BY: Wendy Korn Heppt
Ouch -- you wore sunscreen and you still fried! The truth is, most people don’t use enough sunscreen or don’t apply it properly. They rub it in unevenly, miss spots or don’t reapply often enough. The result: You think you’re protected when you’re really not! Here, 10 things you should do before soaking up the sun:
1. Slather it on Studies show sunscreen users apply only half the amount they really need. Don't skimp! “Apply an ounce of sunscreen -- enough to fill a shot glass -- 15 to 30 minutes before sun exposure,” says Deborah Sarnoff, M.D., vice president of the Skin Cancer Foundation. Why apply ahead of time? “Some ingredients need time to meld with your skin to be effective,” explains Dr. Sarnoff. And for those tricky places, like your back and hairline, try handy spray-on sunscreen. Pre-soaked wipes and roll on sticks are good for protecting burn-prone and easily missed places like your nose, ears, hands, knees and feet.
2. Reapply every two hours -- especially after sweating or swimming. There’s no such thing as “waterproof” or “sweat proof” sunscreen. In fact, these terms will soon be replaced with “water resistant” and “very water resistant” on product labels. Bottom line: “Your 4-ounce tube of sunscreen should be half gone after a day at the pool or by the 18th hole,” advises Dr. Sarnoff.
3. Choose “broad spectrum” SPF only applies to UVB rays, but new labeling will soon identify UVA protection, too. In the meantime, “use sunscreen labeled ‘broad spectrum,’ which blocks UVB and UVA rays,” says Henry Lim, M.D., chair of the department of dermatology at Henry Ford Hospital in Detroit. You should also know that most UVA filters break down when exposed to the sun, but that’s not the case with a new-generation ingredient called Mexoryl SX. “Unlike other UVA filters, Mexoryl is not degraded by sun exposure,” explains Dr. Lim. Combined with other active ingredients, it’s been shown to be an extremely effective sunscreen.
4. Up your SPF Sunscreen protection has hit triple digits, with new products offering SPFs of up to 100. While the FDA has considered SPF 30 to be sufficient, it’s considering increasing the minimum rating to SPF 50. Some experts say the difference is insignificant: SPF 30 protects against 97 percent of UVB rays, SPF 50+ blocks 98 percent. But “if you’re very fair, photosensitive or have a history of skin cancer, these higher numbers are helpful,” advises Dr. Lim.
5. Protect your lips Some small scale studies have indicated that wearing shiny lip gloss may act like a magnifying glass, attracting damaging UV rays and increasing lip cancer risk. So protect your delicate lips by wearing an SPF 30+ lip balm under gloss or lipstick.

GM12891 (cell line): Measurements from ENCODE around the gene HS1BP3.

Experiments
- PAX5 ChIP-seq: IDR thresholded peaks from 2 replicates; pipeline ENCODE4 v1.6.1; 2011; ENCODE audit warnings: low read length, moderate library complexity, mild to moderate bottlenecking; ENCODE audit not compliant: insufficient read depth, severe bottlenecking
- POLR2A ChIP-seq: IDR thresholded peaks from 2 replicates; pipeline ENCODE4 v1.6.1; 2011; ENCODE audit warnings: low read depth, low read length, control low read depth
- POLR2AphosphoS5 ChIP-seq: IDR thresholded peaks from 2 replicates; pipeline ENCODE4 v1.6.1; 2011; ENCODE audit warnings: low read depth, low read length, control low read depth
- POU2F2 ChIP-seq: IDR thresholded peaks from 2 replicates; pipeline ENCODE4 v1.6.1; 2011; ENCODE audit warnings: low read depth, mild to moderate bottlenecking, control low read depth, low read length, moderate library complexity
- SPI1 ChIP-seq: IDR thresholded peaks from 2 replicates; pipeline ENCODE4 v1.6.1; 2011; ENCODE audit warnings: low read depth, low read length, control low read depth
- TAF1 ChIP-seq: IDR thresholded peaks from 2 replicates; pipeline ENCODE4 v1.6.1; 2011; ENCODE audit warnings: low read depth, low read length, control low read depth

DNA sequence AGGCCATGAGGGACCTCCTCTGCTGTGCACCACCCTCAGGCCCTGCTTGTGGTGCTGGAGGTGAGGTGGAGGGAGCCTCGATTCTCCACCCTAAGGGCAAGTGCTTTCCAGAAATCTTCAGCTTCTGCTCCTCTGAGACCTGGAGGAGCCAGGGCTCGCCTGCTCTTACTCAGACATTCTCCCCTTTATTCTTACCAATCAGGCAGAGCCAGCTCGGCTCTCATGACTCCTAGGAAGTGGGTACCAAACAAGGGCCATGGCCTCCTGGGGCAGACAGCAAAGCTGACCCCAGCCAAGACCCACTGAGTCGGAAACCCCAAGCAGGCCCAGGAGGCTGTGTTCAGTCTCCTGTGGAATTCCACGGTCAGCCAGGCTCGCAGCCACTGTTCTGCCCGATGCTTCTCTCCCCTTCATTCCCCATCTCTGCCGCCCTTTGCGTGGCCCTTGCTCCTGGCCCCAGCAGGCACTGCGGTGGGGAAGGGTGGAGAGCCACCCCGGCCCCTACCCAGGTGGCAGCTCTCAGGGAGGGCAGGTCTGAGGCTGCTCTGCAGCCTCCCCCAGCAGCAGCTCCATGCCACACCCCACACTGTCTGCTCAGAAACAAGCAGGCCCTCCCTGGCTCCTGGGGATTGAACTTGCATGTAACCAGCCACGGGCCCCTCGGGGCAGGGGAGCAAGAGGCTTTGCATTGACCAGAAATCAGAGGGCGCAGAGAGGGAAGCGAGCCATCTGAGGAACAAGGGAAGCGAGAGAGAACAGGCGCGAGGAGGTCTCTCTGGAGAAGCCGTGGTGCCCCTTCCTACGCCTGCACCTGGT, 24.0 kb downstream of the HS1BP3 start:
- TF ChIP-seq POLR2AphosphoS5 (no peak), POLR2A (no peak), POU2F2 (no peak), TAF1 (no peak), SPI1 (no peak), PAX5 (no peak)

6. Budget your buys When it comes to sunscreens, higher prices don’t necessarily mean higher quality. Buy a lower-price brand, and you’ll be more generous applying it.
7. Be an educated consumer One recent animal study reported by the Environmental Working Group suggested that sunscreens with oxybenzone could lead to free-radical damage to the skin, which in theory could cause skin cancer. However, scientists report no clinical evidence to support this. If you’re concerned, use sunblocks containing titanium dioxide or zinc oxide instead.
8. Monitor your exposure New gadgets can tell you when you’ve had enough sun before you start to burn. Look for bracelets that change color or hand-held electronic devices that beep or glow when it’s time to cover up or head for shade.
9. Take a sunscreen pill Too good to be true? Harvard researchers discovered that heliocare, a fern extract used to treat psoriasis and eczema, increases your skin's tolerance to the sun when used in addition to sunscreen (not in place of it). Although heliocare costs about $1 per capsule, it can be worthwhile protection for a day out on a boat or the golf course, where excessive sun exposure is hard to avoid.
10. Go artificial Everyone loves a healthy glow, but the only truly safe tan is an artificial one. Self-tanning daily moisturizer is an easy way to get glowing. Color builds gradually, so you don't have to worry about streaks. If you’ve got the means to splurge, consider a professionally applied spray or airbrush tan, which lasts a couple of weeks.
Finally, even if you’re fastidious about how, when and where you apply sunscreen, keep in mind that sun protection is a package deal. “Wearing sunscreen, sunglasses and a wide-brimmed hat, avoiding midday sun and covering up are all part of it,” says Dr. Sarnoff. So go out and enjoy the sun -- just be smart about it.
Wendy Korn Heppt is a New York City-based health and fitness writer whose work has appeared in numerous publications, including Health online, Prevention, Self, Consumer Reports, Newsday and NY Daily News. Wendy writes frequently for Live Right Live Well.